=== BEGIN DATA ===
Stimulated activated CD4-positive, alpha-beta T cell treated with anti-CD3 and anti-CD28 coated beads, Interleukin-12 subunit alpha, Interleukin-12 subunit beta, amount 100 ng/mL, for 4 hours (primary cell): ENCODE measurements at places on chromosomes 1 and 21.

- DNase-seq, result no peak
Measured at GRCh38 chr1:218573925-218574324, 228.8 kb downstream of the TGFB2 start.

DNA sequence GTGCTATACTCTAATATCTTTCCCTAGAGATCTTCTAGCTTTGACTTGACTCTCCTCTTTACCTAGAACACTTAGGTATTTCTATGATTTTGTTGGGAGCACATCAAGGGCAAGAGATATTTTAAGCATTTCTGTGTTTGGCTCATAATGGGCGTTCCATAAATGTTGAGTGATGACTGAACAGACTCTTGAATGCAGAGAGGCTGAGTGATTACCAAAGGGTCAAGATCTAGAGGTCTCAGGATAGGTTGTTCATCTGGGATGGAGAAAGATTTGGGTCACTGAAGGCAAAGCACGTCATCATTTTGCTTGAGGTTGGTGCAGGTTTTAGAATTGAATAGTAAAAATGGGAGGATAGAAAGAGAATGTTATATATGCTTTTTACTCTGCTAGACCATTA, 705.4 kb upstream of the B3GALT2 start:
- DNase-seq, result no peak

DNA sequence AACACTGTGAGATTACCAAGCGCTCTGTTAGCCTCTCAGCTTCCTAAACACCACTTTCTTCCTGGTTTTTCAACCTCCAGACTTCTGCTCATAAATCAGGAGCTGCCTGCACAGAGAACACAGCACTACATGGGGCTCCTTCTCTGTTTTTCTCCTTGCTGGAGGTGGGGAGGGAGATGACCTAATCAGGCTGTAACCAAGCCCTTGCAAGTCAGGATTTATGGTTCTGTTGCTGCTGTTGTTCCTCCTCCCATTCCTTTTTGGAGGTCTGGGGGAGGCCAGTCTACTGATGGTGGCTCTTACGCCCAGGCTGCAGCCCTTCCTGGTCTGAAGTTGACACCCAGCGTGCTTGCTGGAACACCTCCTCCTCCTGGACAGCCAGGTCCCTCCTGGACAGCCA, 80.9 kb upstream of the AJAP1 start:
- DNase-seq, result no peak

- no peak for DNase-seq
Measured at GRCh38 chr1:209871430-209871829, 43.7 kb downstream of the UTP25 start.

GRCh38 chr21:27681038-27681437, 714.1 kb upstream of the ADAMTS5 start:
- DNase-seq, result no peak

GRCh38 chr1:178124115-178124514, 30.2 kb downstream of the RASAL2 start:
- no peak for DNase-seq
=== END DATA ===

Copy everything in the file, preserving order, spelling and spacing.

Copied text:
Stimulated activated CD4-positive, alpha-beta T cell treated with anti-CD3 and anti-CD28 coated beads, Interleukin-12 subunit alpha, Interleukin-12 subunit beta, amount 100 ng/mL, for 4 hours (primary cell): ENCODE measurements at places on chromosomes 1 and 21.

- DNase-seq, result no peak
Measured at GRCh38 chr1:218573925-218574324, 228.8 kb downstream of the TGFB2 start.

DNA sequence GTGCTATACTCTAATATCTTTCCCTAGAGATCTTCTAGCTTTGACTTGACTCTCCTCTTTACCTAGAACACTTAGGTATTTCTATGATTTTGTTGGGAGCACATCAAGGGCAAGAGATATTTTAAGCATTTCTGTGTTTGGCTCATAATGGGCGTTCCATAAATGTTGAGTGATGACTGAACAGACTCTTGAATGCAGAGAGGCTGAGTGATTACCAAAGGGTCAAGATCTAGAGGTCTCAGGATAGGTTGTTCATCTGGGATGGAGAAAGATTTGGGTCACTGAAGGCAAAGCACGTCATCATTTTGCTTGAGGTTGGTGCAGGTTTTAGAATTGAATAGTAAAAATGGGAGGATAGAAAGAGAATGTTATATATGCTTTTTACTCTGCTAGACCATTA, 705.4 kb upstream of the B3GALT2 start:
- DNase-seq, result no peak

DNA sequence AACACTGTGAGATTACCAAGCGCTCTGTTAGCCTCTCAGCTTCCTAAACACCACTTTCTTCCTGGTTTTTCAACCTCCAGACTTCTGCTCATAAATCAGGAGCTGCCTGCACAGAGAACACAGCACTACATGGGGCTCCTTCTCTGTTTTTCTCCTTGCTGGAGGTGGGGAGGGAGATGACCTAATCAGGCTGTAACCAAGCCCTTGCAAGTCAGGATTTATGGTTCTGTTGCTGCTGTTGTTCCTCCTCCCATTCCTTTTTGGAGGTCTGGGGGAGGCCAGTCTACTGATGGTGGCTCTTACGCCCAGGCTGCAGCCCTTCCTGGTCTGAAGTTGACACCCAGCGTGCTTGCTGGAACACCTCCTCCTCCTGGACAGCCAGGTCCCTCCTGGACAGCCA, 80.9 kb upstream of the AJAP1 start:
- DNase-seq, result no peak

- no peak for DNase-seq
Measured at GRCh38 chr1:209871430-209871829, 43.7 kb downstream of the UTP25 start.

GRCh38 chr21:27681038-27681437, 714.1 kb upstream of the ADAMTS5 start:
- DNase-seq, result no peak

GRCh38 chr1:178124115-178124514, 30.2 kb downstream of the RASAL2 start:
- no peak for DNase-seq